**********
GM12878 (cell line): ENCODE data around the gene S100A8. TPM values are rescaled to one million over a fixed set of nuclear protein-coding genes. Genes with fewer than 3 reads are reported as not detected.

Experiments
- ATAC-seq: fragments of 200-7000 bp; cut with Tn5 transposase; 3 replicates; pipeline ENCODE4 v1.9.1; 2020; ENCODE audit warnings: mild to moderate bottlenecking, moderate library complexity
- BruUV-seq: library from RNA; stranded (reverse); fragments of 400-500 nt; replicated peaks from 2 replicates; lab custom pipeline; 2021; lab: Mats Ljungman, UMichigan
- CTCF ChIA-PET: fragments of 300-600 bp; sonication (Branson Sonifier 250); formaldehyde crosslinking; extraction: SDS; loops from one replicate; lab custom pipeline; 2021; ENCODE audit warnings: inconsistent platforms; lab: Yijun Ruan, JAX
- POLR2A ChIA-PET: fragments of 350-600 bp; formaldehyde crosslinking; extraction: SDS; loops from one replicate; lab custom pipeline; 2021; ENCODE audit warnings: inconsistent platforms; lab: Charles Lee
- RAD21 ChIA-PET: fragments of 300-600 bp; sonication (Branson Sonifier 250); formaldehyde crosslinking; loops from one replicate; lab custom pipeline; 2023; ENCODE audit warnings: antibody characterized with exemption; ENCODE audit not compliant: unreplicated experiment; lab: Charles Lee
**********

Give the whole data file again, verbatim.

GM12878 (cell line): ENCODE data around the gene S100A8. TPM values are rescaled to one million over a fixed set of nuclear protein-coding genes. Genes with fewer than 3 reads are reported as not detected.

Experiments
- ATAC-seq: fragments of 200-7000 bp; cut with Tn5 transposase; 3 replicates; pipeline ENCODE4 v1.9.1; 2020; ENCODE audit warnings: mild to moderate bottlenecking, moderate library complexity
- BruUV-seq: library from RNA; stranded (reverse); fragments of 400-500 nt; replicated peaks from 2 replicates; lab custom pipeline; 2021; lab: Mats Ljungman, UMichigan
- CTCF ChIA-PET: fragments of 300-600 bp; sonication (Branson Sonifier 250); formaldehyde crosslinking; extraction: SDS; loops from one replicate; lab custom pipeline; 2021; ENCODE audit warnings: inconsistent platforms; lab: Yijun Ruan, JAX
- POLR2A ChIA-PET: fragments of 350-600 bp; formaldehyde crosslinking; extraction: SDS; loops from one replicate; lab custom pipeline; 2021; ENCODE audit warnings: inconsistent platforms; lab: Charles Lee
- RAD21 ChIA-PET: fragments of 300-600 bp; sonication (Branson Sonifier 250); formaldehyde crosslinking; loops from one replicate; lab custom pipeline; 2023; ENCODE audit warnings: antibody characterized with exemption; ENCODE audit not compliant: unreplicated experiment; lab: Charles Lee